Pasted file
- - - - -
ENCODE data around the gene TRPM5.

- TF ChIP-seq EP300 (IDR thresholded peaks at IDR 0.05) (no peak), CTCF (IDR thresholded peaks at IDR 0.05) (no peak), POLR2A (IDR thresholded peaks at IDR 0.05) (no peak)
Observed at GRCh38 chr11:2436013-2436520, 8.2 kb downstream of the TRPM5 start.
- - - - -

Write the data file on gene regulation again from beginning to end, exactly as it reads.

ENCODE data around the gene TRPM5.

- TF ChIP-seq EP300 (IDR thresholded peaks at IDR 0.05) (no peak), CTCF (IDR thresholded peaks at IDR 0.05) (no peak), POLR2A (IDR thresholded peaks at IDR 0.05) (no peak)
Observed at GRCh38 chr11:2436013-2436520, 8.2 kb downstream of the TRPM5 start.